*New* Edlitz Burgenland Book: Last month I published a short note about BB member Rudi Wolf's new book, Edlitz: Dorf und Leute im Wandel der Zeit [Edlitz: Village and Its People Through the Ages], now available from Lulu for $18.07 via link Edlitz Book.

That message prompted a couple of BB members to write in about other Burgenland village books, one to ask if a book existed for Rudersdorf, the other to ask if I knew about the book for Stegersbach.

The question about the Rudersdorf book came from BB member Alice Kobalter Karleski, who wrote (in part): "Are there any books, or any kind of publications about Rudersdorf, Burgenland? That is where my Father's family settled in the very early 1700's. They were part of the re-settlement group from Southern Germany. To be exact, from Schwabia, in the Black Forest."

I replied that newsletter 136 (Jan 2005) mentions a German-language Rudersdorf village history book called Marktgemeinde Rudersdorf, 600 Jahre Rudersdorf, Markterhebung und Wappenverleihung (copyright Marktgemeinde Rudersdorf, 1991). I also checked online and found a number of booksellers with copies available.

As for the Stegersbach book, BB member Jane Gross wrote (in part): "I wondered if you might be familiar with a book called 'Stegersbach,' which was produced to celebrate the community's 700th anniversary in 1989. I've recently come across the book again, and it has some wonderful information in it, I think, although I am struggling with the German. I don't think I've ever seen a reference to this book in the BB newsletters, but I recognized a name in the credits: Dr. Walter Dujmovits, which prompted me to mention the book to you and just inquire whether you know of it, and whether any of the content has ever been translated into English. I'm particularly interested in the community history section, from the late 1800s through WWII, as I have found some family names mentioned."

Jane also provided the 'front material' from the book that shows the overall editor was Hubert Koller and that the text was authored/edited in sections; Walter Dujmovits was one such section editor. The publisher was LeykamDruck Universitätsbuchdruckerei Gesellschaft m.b.H. and the book is copyright Marktgemeinde Stegersbach, 1989. I was not previously aware of the book and a check online does not show any copies for sale. To the best of my knowledge, no translation exists.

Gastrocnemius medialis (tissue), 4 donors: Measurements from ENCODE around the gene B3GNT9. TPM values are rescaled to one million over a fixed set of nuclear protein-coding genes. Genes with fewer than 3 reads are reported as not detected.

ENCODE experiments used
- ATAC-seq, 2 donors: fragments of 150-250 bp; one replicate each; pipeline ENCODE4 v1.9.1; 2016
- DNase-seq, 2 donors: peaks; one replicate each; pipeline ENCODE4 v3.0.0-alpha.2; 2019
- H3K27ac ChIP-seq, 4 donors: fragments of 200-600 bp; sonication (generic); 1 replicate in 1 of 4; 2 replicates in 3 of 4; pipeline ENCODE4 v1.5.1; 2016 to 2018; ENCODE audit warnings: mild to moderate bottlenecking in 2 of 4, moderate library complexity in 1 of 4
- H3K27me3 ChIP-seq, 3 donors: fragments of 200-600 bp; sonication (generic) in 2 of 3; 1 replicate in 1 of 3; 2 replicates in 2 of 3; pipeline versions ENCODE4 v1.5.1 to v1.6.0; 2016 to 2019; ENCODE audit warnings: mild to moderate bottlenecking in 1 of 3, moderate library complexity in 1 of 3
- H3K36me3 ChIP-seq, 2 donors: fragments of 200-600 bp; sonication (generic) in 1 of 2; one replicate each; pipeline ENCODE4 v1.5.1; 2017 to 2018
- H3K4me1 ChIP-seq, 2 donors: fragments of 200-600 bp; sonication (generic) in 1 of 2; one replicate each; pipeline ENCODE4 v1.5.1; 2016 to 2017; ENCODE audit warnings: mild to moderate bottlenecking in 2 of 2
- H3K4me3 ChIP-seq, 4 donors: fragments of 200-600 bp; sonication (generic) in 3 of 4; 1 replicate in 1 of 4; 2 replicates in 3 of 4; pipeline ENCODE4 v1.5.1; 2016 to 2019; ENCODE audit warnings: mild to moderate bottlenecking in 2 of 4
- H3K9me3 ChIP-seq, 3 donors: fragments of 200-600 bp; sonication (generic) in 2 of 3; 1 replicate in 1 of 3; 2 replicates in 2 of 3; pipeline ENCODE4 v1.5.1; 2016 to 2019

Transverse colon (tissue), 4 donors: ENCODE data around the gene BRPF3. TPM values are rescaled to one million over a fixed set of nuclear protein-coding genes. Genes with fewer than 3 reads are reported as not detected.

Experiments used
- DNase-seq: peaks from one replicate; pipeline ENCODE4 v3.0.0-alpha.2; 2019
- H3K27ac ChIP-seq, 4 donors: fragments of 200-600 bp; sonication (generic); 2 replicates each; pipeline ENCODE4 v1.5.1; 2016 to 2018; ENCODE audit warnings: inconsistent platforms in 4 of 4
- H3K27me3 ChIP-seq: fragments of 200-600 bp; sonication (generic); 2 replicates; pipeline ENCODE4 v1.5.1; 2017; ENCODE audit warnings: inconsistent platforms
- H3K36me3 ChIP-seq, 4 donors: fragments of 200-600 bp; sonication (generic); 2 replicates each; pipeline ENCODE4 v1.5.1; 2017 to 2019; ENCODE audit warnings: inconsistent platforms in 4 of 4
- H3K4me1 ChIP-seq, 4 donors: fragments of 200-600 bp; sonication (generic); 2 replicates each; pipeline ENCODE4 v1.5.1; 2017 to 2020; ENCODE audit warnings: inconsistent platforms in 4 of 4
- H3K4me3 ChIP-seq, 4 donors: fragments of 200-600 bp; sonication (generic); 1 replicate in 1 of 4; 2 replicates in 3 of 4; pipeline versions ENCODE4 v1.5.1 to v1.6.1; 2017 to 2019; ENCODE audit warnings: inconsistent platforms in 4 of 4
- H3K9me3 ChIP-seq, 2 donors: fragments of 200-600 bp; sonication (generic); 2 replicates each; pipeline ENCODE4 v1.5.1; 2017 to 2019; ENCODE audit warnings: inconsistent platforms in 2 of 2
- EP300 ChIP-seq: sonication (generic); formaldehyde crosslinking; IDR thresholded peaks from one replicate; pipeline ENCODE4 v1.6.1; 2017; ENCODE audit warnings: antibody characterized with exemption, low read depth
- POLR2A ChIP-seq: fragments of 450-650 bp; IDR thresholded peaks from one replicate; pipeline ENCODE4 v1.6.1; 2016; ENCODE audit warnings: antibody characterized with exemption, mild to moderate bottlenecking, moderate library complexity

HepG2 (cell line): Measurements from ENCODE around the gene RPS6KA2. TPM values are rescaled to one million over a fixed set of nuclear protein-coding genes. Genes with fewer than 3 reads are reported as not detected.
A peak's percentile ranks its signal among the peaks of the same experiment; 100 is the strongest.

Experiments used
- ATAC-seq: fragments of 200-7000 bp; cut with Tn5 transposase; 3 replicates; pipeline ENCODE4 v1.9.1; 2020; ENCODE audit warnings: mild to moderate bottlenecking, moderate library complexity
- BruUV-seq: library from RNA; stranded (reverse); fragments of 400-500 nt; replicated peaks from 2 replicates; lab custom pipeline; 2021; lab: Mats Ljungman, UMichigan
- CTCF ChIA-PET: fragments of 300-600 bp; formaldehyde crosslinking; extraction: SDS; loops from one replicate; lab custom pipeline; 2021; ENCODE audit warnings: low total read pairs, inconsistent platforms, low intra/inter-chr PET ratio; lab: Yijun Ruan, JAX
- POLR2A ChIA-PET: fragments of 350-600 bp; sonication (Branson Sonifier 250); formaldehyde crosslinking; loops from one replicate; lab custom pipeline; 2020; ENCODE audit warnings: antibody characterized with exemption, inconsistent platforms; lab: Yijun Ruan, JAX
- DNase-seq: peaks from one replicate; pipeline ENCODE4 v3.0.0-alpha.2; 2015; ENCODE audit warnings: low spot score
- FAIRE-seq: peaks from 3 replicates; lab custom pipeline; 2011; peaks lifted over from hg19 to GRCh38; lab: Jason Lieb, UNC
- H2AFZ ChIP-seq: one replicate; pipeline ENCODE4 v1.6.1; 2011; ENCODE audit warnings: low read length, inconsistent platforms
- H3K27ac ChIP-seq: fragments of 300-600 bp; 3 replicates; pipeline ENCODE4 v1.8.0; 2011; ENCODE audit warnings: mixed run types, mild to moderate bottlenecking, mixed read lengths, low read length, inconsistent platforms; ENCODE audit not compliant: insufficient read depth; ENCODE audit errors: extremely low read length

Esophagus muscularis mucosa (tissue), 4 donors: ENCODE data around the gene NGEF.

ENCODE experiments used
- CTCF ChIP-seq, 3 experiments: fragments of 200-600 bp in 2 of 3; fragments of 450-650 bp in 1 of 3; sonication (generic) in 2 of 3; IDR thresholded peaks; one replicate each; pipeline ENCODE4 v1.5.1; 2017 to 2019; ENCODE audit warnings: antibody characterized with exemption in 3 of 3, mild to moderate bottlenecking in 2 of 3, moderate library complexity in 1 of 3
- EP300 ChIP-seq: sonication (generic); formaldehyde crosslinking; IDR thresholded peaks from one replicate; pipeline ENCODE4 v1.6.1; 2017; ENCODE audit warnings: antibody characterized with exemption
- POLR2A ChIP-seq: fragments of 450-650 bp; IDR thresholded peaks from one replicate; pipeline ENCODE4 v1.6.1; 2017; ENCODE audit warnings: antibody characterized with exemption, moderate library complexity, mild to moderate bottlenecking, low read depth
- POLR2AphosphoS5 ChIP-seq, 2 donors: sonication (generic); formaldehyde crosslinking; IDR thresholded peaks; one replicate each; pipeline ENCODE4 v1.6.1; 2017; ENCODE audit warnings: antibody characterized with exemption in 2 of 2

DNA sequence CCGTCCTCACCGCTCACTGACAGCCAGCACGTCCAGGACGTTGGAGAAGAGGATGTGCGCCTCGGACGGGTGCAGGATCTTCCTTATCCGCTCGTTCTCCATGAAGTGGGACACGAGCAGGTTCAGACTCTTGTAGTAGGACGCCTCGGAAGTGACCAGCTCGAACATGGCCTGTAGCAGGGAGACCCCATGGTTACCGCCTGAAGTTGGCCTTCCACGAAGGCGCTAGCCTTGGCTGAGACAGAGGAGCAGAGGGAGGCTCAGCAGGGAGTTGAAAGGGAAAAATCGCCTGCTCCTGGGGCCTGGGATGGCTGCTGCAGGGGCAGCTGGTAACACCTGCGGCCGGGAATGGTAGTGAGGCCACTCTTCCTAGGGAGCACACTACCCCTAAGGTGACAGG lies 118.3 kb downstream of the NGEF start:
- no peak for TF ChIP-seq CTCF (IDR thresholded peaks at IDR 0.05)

It turns out that the mention of the Rudersdorf book in NL 136 was part of an article about such village and/or church history books (Chroniks). This prompted me to gather together a listing of all that I am aware of; you can find that list at BB page: v_Chroniks.htm. I will note that I'm sure there are many more such histories available and that we likely have mentioned some of them in the many BB newsletters... I just did not find them.

Therefore, I ask you readers to help fill out this list by sending me information about ones you know of but that I have not mentioned. Also, some of the current listed titles (and related information) may not be completely accurate... any corrections will be appreciated. Do send in what you know!

Book coverUpdate on book "The Burgenländer Emigration to America": As I will do for a while, here is this month's update on purchases of the English issue of the 3rd edition of Dr. Walter Dujmovits' book “Die Amerika-Wanderung Der Burgenländer.”

As of September 29, 638 copies had been purchased. Apparently the new, lower price prompted some new people to buy a copy (or others to purchase more copies... regardless, the book rank went down to 543 (after having risen to 571 from 565 the previous month due to slowed sales).

In case you missed it, Lulu reduced its production charge for the book, allowing us to drop its price and offer it for online purchase at a list price of $7.41, plus tax & shipping. See the BB homepage for a link to the information / ordering page and for any current discounts.

One More Book: As you may recall, BB staff member Emmerich Koller wrote a memoir in 2006 titled "Good Dogs Do Stray: Memoir of an Immigrant from Hungary." In 2011, he published a German translation titled "Über die Grenzen: Erinnerungen eines Emigranten aus Ungarn" (Across the Border: Memories of an Emigrant from Hungary) via Oberwart publishing house lex liszt 12, publisher Horst Horvath. More information about both books can be found at

I mention this because, when I attempted to contact Emmerich last month, he replied from Oberschützen, where he had just performed a reading from his German edition at the Hianzenverein. He also had a featured presentation in Deutsch-Schützen and tells me that his book is well received in Burgenland, "selling quite well so that I am getting very positive reviews and unexpectedly generous royalties. Who would have thought." This is Emmerich's second book tour of Burgenland, doing presentations and readings.

Dr. Walter Dujmovits, vice president of the Hianzenverein, provided the introduction in Oberschützen and BB staff member Hannes Graf was in attendance. As part of his visit to the Hianzenverein, Emmerich was inducted as its newest member and was cajoled by Walter into writing an article for the Auswandererschicksal (Emigrant's Fate) column for the next BG newsletter.

Follow-up to an Information Request from Walter Dujmovits, Jr.: Last month I published a note from Walter that said there is a "Lake Tschida" in North Dakota named after a Mr. Michael Tschida. He commented that "there is no doubt that Mr. Tschida´s family roots lay in the Seewinkel in Burgenland, maybe in Apetlon or Illmitz" and he asked "does anyone know more about Michael Tschida and the settlement of Burgenländers in North Dakota in the 19th century?"